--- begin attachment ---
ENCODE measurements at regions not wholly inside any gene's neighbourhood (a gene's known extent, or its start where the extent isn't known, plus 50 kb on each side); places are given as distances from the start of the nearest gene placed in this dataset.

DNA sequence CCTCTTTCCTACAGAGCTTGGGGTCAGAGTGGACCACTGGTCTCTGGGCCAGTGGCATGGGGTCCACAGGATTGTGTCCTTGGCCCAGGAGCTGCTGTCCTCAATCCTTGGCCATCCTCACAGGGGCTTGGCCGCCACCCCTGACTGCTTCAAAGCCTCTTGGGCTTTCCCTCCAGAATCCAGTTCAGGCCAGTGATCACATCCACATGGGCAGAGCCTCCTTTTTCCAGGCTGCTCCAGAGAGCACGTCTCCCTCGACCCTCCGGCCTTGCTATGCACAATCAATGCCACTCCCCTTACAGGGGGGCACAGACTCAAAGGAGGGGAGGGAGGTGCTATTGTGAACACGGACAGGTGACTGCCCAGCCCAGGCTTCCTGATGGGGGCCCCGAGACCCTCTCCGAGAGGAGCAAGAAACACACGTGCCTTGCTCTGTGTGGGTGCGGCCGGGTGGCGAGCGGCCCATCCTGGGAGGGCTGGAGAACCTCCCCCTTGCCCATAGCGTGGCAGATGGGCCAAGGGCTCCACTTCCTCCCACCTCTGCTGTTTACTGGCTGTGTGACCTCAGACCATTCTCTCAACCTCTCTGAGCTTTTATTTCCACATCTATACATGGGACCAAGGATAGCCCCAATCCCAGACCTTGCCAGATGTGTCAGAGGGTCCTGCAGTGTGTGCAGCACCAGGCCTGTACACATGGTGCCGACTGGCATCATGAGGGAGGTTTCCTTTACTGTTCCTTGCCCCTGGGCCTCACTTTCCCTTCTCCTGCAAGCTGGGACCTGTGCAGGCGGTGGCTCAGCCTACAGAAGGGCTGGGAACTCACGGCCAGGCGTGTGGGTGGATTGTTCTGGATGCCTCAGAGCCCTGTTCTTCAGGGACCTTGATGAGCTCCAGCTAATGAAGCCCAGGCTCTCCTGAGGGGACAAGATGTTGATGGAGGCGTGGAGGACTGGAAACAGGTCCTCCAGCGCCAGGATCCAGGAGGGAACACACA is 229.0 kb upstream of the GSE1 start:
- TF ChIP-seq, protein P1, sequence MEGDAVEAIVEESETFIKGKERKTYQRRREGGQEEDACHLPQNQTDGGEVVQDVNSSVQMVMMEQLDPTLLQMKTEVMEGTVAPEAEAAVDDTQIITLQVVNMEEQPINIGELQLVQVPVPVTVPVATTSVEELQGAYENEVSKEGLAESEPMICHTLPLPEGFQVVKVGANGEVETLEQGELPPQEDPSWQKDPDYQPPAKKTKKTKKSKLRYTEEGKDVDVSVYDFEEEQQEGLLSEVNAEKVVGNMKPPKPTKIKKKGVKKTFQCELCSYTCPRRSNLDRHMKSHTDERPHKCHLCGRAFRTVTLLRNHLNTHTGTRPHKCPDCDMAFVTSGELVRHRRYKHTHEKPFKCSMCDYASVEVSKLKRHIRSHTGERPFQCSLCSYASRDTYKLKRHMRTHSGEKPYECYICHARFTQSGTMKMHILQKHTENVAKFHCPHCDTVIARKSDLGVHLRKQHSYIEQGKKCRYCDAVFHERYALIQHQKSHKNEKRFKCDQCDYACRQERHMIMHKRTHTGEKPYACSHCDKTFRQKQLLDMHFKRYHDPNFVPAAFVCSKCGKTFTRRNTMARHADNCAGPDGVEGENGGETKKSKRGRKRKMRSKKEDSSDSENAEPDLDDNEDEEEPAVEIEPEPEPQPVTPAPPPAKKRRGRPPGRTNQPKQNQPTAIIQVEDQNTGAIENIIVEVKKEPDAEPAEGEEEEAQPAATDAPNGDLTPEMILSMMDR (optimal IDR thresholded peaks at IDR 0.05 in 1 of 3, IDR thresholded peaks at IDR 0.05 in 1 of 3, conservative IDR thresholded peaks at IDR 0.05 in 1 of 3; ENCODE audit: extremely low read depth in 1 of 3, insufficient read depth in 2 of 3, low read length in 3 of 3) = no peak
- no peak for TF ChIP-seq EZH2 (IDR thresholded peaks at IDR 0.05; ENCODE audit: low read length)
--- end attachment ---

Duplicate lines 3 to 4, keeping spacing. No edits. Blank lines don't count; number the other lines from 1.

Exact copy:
- TF ChIP-seq, protein P1, sequence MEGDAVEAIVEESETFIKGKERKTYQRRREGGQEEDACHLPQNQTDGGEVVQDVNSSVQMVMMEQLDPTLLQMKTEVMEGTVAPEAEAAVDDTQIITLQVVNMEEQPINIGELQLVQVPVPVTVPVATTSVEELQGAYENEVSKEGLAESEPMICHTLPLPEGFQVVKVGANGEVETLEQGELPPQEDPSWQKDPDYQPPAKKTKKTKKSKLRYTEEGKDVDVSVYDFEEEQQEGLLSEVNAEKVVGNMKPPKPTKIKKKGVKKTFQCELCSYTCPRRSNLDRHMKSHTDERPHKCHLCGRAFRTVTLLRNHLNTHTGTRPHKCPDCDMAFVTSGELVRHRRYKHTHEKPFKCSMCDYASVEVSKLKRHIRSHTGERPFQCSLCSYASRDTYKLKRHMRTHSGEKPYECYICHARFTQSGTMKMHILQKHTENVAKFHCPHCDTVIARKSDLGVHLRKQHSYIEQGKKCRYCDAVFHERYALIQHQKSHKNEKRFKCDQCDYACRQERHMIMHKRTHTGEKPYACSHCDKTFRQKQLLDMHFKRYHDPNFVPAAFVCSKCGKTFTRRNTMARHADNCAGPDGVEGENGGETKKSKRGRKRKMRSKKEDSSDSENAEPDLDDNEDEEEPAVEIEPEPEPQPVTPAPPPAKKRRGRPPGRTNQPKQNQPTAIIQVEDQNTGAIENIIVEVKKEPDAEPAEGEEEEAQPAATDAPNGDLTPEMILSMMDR (optimal IDR thresholded peaks at IDR 0.05 in 1 of 3, IDR thresholded peaks at IDR 0.05 in 1 of 3, conservative IDR thresholded peaks at IDR 0.05 in 1 of 3; ENCODE audit: extremely low read depth in 1 of 3, insufficient read depth in 2 of 3, low read length in 3 of 3) = no peak
- no peak for TF ChIP-seq EZH2 (IDR thresholded peaks at IDR 0.05; ENCODE audit: low read length)